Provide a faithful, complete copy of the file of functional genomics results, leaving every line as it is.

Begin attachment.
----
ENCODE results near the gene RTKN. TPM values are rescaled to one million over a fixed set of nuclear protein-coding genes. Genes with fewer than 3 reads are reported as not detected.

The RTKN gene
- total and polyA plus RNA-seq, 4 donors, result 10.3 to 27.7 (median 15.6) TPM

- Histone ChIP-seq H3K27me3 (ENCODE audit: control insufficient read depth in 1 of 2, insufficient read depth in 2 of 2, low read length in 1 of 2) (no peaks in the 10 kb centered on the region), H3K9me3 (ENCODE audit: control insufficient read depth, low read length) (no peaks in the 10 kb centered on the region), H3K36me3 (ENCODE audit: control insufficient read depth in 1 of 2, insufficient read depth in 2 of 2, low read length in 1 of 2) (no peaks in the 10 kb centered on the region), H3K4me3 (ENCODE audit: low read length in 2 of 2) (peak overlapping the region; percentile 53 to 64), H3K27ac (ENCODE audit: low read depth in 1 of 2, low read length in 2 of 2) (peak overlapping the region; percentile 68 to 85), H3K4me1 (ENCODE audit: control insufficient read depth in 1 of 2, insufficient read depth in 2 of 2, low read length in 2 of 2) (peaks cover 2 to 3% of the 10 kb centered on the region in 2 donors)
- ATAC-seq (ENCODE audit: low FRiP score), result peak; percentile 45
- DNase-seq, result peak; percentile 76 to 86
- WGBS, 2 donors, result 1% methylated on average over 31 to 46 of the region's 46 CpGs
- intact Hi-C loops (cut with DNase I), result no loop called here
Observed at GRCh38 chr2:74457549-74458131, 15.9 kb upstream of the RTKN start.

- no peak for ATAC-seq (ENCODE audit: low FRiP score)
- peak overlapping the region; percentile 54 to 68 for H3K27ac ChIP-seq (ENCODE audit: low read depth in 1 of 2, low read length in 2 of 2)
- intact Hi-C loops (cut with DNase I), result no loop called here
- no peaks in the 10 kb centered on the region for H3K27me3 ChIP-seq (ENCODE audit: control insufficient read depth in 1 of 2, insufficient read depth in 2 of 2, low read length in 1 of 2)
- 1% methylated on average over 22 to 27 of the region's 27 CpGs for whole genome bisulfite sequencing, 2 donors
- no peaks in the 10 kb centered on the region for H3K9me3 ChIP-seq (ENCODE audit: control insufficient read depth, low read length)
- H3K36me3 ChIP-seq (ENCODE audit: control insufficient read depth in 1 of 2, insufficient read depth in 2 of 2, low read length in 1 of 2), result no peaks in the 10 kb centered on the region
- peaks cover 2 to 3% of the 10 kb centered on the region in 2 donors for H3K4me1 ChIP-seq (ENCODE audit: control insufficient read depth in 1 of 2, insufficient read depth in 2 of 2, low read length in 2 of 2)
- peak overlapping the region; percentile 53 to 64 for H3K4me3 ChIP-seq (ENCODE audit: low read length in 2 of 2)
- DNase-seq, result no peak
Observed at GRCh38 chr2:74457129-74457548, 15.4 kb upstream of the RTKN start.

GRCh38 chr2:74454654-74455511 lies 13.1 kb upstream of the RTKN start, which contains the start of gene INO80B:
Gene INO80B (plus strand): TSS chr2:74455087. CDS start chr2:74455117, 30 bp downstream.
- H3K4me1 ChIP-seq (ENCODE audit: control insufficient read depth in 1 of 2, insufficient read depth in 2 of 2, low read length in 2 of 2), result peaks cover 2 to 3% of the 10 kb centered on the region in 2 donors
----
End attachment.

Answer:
ENCODE results near the gene RTKN. TPM values are rescaled to one million over a fixed set of nuclear protein-coding genes. Genes with fewer than 3 reads are reported as not detected.

The RTKN gene
- total and polyA plus RNA-seq, 4 donors, result 10.3 to 27.7 (median 15.6) TPM

- Histone ChIP-seq H3K27me3 (ENCODE audit: control insufficient read depth in 1 of 2, insufficient read depth in 2 of 2, low read length in 1 of 2) (no peaks in the 10 kb centered on the region), H3K9me3 (ENCODE audit: control insufficient read depth, low read length) (no peaks in the 10 kb centered on the region), H3K36me3 (ENCODE audit: control insufficient read depth in 1 of 2, insufficient read depth in 2 of 2, low read length in 1 of 2) (no peaks in the 10 kb centered on the region), H3K4me3 (ENCODE audit: low read length in 2 of 2) (peak overlapping the region; percentile 53 to 64), H3K27ac (ENCODE audit: low read depth in 1 of 2, low read length in 2 of 2) (peak overlapping the region; percentile 68 to 85), H3K4me1 (ENCODE audit: control insufficient read depth in 1 of 2, insufficient read depth in 2 of 2, low read length in 2 of 2) (peaks cover 2 to 3% of the 10 kb centered on the region in 2 donors)
- ATAC-seq (ENCODE audit: low FRiP score), result peak; percentile 45
- DNase-seq, result peak; percentile 76 to 86
- WGBS, 2 donors, result 1% methylated on average over 31 to 46 of the region's 46 CpGs
- intact Hi-C loops (cut with DNase I), result no loop called here
Observed at GRCh38 chr2:74457549-74458131, 15.9 kb upstream of the RTKN start.

- no peak for ATAC-seq (ENCODE audit: low FRiP score)
- peak overlapping the region; percentile 54 to 68 for H3K27ac ChIP-seq (ENCODE audit: low read depth in 1 of 2, low read length in 2 of 2)
- intact Hi-C loops (cut with DNase I), result no loop called here
- no peaks in the 10 kb centered on the region for H3K27me3 ChIP-seq (ENCODE audit: control insufficient read depth in 1 of 2, insufficient read depth in 2 of 2, low read length in 1 of 2)
- 1% methylated on average over 22 to 27 of the region's 27 CpGs for whole genome bisulfite sequencing, 2 donors
- no peaks in the 10 kb centered on the region for H3K9me3 ChIP-seq (ENCODE audit: control insufficient read depth, low read length)
- H3K36me3 ChIP-seq (ENCODE audit: control insufficient read depth in 1 of 2, insufficient read depth in 2 of 2, low read length in 1 of 2), result no peaks in the 10 kb centered on the region
- peaks cover 2 to 3% of the 10 kb centered on the region in 2 donors for H3K4me1 ChIP-seq (ENCODE audit: control insufficient read depth in 1 of 2, insufficient read depth in 2 of 2, low read length in 2 of 2)
- peak overlapping the region; percentile 53 to 64 for H3K4me3 ChIP-seq (ENCODE audit: low read length in 2 of 2)
- DNase-seq, result no peak
Observed at GRCh38 chr2:74457129-74457548, 15.4 kb upstream of the RTKN start.

GRCh38 chr2:74454654-74455511 lies 13.1 kb upstream of the RTKN start, which contains the start of gene INO80B:
Gene INO80B (plus strand): TSS chr2:74455087. CDS start chr2:74455117, 30 bp downstream.
- H3K4me1 ChIP-seq (ENCODE audit: control insufficient read depth in 1 of 2, insufficient read depth in 2 of 2, low read length in 2 of 2), result peaks cover 2 to 3% of the 10 kb centered on the region in 2 donors